Now that we implemented the service client, we need to use it in the actions. We could just import the GroupsService and use it in the actions implementation, but to make it easier to test the actions if we feel like it sometime in the future, I created a factory that receives a GroupsEndpoint instance.

store/modules/groups/actions.ts

import { ActionTree } from 'vuex';
import { GroupsState, Group } from './state';
import { RootState } from '@/store/state';
import { GroupsEndpoint } from '@/data/groups/groups-endpoint';

export const types = {
    LOAD_GROUPS: 'groups/loadGroups',
    ADD_GROUP: 'groups/add',
    UPDATE_GROUP: 'groups/update',
    REMOVE_GROUP: 'groups/remove'
};

export const makeActions = (groupsEndpoint: GroupsEndpoint): ActionTree<GroupsState, RootState> => {
    return {
        async loadGroups({ commit }): Promise<void> {
            const groups = await groupsEndpoint.getAll();
            commit('setGroups', groups);
        },
        async add({ commit }, group: Group): Promise<void> {
            const addedGroup = await groupsEndpoint.add(group);
            commit('add', addedGroup);
        },
        async update({ commit }, group: Group): Promise<void> {
            const updatedGroup = await groupsEndpoint.update(group);
            commit('update', updatedGroup);
        },
        async remove({ commit }, groupId: number): Promise<void> {
            await groupsEndpoint.remove(groupId);
            commit('remove', groupId);
        }
    };
};

Taking a look, the actions logic is almost the same, but now we make API requests before passing the values to the mutations that update the state. The actions also became async, as they call the also asynchronous service methods.

Notice that in the add and update actions we pass the response from the service to the mutations, not the action payload. This is because there are some properties that are initialized or updated server side, and we need to keep that information.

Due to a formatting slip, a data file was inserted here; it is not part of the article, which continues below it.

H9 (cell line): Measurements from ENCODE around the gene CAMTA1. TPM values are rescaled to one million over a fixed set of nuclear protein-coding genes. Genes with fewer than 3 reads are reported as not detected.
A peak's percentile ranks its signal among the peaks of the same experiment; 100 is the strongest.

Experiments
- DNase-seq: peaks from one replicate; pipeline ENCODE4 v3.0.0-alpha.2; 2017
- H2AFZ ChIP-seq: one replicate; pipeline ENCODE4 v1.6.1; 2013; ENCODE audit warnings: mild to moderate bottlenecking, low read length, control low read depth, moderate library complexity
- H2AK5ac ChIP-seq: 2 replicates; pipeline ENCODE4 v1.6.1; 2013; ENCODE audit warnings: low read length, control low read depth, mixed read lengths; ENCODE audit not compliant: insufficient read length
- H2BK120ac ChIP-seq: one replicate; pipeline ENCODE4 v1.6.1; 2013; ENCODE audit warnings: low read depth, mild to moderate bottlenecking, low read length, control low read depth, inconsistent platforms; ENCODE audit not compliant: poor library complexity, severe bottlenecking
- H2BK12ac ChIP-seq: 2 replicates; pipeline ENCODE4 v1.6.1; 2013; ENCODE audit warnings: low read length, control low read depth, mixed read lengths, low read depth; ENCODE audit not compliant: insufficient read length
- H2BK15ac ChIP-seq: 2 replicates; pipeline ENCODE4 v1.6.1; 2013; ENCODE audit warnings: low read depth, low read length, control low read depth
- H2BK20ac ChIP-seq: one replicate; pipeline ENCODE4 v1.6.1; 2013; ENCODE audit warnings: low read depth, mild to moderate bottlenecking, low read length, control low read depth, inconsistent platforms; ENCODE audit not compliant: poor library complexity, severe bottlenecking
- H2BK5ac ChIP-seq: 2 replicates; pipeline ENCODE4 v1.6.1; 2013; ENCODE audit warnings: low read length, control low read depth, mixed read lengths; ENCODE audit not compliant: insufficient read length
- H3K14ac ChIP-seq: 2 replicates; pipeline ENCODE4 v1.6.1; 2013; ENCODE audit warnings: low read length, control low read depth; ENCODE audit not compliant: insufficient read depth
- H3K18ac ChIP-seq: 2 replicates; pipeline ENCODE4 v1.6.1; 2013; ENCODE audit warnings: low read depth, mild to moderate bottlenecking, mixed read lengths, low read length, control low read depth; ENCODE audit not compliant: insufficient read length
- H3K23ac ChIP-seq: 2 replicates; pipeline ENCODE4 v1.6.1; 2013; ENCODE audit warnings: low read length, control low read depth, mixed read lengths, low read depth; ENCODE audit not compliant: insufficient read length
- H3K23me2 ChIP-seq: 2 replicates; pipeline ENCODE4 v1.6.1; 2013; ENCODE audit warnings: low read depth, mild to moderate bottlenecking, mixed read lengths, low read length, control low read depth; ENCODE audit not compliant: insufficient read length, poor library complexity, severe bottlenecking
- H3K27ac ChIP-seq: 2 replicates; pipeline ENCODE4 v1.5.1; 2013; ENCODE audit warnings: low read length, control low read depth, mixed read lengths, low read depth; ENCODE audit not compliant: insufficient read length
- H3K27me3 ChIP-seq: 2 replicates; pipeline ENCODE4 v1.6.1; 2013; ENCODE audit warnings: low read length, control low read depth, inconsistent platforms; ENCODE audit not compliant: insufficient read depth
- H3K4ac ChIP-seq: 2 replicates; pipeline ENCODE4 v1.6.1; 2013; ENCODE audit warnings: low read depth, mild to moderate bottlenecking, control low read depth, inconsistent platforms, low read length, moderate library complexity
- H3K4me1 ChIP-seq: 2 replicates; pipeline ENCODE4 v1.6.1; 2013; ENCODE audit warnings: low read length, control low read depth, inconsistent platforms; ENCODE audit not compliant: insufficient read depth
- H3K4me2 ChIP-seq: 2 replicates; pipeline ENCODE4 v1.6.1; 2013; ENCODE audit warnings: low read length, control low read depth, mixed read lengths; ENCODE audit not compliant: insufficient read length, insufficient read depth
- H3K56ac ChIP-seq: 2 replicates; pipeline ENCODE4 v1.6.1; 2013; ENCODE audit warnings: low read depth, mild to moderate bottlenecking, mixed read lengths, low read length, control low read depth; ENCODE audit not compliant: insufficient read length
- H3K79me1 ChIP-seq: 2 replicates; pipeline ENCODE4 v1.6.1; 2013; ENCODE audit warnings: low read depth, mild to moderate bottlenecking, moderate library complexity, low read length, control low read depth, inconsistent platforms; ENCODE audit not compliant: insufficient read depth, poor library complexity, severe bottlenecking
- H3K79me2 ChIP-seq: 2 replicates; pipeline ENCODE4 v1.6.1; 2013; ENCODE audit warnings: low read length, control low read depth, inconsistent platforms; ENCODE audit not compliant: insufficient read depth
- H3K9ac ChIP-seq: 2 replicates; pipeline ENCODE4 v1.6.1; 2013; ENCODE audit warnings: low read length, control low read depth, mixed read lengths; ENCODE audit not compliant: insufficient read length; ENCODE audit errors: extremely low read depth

Configure development server proxy

If you recall from when we were developing the API, we didn’t enable CORS, as we’ll be serving the frontend and the API from the same domain. When it’s all working together on a server, we’ll use a reverse proxy to map requests where the route starts with /api to the backend services, and the rest will go to the frontend.

To achieve a similar goal during development, we can configure Vue’s development server to proxy the API requests.

In the root of the project, so one step above src, we create a new file called vue.config.js where we can setup, among other things, the dev server to proxy the API requests.

vue.config.js

module.exports = {
    devServer: {
      proxy: {
        '^/api': {
          target: 'http://localhost:5000',
          ws: true,
          changeOrigin: true,
          pathRewrite: {
            '^/api': ''
          },
        }
      }
    }
  }

In this configuration file, we’re saying that all requests that start with /api go to http://localhost:5000, where we have hosted the API in dev so far. There’s also some more options, but the most relevant one is the path rewrite, that removes the /api from the route, as it is not expected in the groups service API. For the couple of booleans, ws means that we also proxy web socket requests and changeOrigin changes the origin of the host header to the target url.

You can see more about these configurations here and here.

Outro

With this post we wrap up our first adventure in the frontend in this series. In these 3 episodes we built a simple Vue.js application, which allows for a very simple management of groups. We made use of components, a store and made it work nicely with the web API.

In the next post we’ll be back to C#, but we’ll of course get back to the frontend eventually.

Links in the post:

The source code for this post is here.

Feedback always appreciated!

Thanks for stopping by, cyaz!